This isn’t a post on how to install or setup two-factor authentication with Google Apps or Gmail – that information exists already.
This is a reminder based on a client’s experience today and how it was resolved.
I received an email from a client today, with the subject of “The Files” – which was timely as one of the team were working on their new website.
I quickly saw it and realised it was fake, see below.
I spoke with them later in the day and took a look what was going on. Here’s what appears to have happened:
Attacker got in with their password (which featured a capital and 4 numbers – so not as obvious as “password”).
Attacker found an email in their sent mail and copied the signature.
Then they started sending spam out to all contacts and appending the real signature so it looked really legitimate.
Contacts would reply and they would then reply saying something like: “Hi, Is this legit? It looks like spam” to which the attacker would then reply saying “Yes, these are those files you need” (paraphrasing).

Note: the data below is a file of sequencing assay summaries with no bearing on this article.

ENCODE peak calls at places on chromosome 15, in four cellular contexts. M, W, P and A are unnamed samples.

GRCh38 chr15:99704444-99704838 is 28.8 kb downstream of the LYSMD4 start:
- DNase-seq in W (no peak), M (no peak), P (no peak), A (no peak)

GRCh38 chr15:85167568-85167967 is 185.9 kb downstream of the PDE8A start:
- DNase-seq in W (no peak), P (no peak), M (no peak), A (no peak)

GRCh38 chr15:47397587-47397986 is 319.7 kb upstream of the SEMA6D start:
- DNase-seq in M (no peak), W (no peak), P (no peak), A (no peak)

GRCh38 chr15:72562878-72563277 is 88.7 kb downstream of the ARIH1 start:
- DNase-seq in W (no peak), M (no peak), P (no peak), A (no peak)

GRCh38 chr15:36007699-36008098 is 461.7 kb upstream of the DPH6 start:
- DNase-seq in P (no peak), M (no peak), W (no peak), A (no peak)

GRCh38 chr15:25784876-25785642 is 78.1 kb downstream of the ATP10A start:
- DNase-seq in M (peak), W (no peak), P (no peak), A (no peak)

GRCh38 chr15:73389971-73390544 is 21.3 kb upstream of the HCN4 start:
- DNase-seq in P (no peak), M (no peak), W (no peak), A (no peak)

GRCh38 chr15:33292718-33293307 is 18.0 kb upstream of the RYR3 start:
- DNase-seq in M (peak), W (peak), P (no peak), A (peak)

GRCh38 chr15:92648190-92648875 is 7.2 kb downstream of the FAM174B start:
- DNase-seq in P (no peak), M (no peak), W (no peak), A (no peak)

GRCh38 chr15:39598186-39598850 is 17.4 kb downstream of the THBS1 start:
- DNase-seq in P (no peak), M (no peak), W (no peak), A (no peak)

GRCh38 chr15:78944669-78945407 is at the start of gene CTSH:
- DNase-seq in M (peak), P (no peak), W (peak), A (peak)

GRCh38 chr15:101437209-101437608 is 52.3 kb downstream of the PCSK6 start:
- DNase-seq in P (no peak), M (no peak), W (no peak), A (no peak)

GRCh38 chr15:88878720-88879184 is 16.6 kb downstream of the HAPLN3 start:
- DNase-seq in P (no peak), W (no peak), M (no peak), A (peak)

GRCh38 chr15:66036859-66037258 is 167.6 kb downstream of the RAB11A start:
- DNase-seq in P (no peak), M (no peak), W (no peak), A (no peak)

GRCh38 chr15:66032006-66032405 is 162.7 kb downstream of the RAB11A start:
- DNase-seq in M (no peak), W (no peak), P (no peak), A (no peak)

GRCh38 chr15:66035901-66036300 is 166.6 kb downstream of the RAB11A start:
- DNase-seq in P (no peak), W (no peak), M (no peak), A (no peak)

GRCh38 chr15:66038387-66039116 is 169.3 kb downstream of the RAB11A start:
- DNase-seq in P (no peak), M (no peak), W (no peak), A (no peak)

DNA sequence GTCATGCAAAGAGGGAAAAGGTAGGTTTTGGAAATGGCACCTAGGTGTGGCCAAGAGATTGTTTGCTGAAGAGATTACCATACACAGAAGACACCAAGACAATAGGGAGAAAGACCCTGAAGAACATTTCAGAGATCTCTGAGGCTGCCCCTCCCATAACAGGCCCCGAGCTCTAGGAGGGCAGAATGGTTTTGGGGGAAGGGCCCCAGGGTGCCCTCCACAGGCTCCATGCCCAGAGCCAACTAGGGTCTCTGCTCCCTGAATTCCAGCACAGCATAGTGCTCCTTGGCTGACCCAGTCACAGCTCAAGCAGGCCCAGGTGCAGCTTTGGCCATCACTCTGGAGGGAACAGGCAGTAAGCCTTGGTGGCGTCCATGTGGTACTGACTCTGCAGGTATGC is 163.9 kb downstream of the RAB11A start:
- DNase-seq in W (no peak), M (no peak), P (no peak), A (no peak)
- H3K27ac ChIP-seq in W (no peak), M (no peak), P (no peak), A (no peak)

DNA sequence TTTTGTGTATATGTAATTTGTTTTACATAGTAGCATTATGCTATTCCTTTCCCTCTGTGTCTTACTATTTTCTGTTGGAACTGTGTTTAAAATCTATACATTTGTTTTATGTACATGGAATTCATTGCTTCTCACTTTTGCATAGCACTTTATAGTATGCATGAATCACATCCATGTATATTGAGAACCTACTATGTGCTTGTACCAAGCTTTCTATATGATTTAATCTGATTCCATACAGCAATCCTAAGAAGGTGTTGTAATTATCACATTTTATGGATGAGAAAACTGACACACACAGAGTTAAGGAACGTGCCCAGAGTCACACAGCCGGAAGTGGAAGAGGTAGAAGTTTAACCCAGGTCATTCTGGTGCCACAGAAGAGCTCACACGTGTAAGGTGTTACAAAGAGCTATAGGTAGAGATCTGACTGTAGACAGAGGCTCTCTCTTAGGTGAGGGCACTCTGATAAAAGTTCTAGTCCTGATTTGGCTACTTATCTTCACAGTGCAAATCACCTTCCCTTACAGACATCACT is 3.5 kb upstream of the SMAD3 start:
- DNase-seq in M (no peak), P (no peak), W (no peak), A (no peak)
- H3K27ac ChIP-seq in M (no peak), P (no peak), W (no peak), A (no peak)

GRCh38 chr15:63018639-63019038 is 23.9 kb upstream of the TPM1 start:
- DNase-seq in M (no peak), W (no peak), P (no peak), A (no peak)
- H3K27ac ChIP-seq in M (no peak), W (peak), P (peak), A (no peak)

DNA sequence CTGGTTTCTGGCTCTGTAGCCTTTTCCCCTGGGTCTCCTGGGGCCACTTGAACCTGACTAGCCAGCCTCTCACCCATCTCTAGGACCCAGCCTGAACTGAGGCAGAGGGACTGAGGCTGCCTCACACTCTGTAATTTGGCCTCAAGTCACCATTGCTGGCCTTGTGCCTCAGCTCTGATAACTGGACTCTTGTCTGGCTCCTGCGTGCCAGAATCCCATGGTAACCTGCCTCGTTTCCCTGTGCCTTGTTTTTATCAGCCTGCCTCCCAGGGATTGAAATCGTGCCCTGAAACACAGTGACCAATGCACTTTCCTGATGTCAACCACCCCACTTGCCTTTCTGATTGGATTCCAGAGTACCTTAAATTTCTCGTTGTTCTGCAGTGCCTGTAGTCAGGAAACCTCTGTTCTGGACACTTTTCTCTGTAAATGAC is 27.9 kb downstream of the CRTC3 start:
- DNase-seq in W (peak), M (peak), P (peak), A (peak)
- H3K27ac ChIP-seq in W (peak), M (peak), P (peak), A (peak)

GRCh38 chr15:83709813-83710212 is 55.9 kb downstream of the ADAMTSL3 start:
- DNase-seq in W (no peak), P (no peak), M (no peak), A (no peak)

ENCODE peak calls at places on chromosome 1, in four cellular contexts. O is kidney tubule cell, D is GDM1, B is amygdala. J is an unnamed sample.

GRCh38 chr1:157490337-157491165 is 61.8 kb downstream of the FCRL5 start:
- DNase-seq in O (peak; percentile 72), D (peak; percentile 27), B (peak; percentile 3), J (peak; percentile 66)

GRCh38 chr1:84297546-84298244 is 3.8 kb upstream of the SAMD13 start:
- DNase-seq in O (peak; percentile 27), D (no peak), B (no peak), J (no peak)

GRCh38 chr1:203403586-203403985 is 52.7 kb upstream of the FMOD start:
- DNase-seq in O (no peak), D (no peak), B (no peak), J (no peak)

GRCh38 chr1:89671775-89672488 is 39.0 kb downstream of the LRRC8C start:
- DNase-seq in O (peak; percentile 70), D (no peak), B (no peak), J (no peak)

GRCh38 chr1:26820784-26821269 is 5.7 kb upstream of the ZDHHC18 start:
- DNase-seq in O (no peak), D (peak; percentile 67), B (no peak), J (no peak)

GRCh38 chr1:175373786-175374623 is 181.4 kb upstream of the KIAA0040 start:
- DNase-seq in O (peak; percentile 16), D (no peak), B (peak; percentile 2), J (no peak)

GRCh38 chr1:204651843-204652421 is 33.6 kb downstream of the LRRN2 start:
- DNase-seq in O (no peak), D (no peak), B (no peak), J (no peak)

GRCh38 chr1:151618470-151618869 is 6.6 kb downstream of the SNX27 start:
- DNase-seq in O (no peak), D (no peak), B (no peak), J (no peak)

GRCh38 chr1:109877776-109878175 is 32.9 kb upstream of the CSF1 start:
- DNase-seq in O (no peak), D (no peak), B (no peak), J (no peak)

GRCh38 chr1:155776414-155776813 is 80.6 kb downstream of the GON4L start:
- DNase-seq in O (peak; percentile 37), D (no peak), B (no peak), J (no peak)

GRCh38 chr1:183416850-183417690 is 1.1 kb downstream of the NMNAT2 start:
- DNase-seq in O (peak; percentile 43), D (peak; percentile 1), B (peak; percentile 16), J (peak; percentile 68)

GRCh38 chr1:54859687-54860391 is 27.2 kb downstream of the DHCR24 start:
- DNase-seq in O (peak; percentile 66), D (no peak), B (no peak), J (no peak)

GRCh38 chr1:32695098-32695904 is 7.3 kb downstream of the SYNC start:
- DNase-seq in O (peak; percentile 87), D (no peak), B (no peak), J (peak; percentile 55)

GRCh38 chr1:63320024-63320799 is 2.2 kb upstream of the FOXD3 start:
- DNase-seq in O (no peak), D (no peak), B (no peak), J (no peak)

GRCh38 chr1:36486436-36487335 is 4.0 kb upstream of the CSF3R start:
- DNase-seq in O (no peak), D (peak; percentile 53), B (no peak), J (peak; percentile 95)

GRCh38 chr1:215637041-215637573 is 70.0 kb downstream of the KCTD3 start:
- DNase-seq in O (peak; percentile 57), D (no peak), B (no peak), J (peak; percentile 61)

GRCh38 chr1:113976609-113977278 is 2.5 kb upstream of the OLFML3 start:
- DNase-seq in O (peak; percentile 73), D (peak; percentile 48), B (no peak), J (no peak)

Then they covered their tracks and deleted all the emails.
After we reset their logins, emails were still being trashed which was odd.
I then looked at Gmail filters, and there were 30 rules created that were trashing and permanently deleting all the evidence so that the victim may not even notice what was going on.
For example, if the email subject equals “The Files” then mark as read and trash.
The user was doing all this via a browser and did a creepily good job of covering their tracks. The fact they were replying to people and telling them to click the link was pretty creepy indeed.
This is why you should use strong passwords and enable two-factor authentication on all your web services.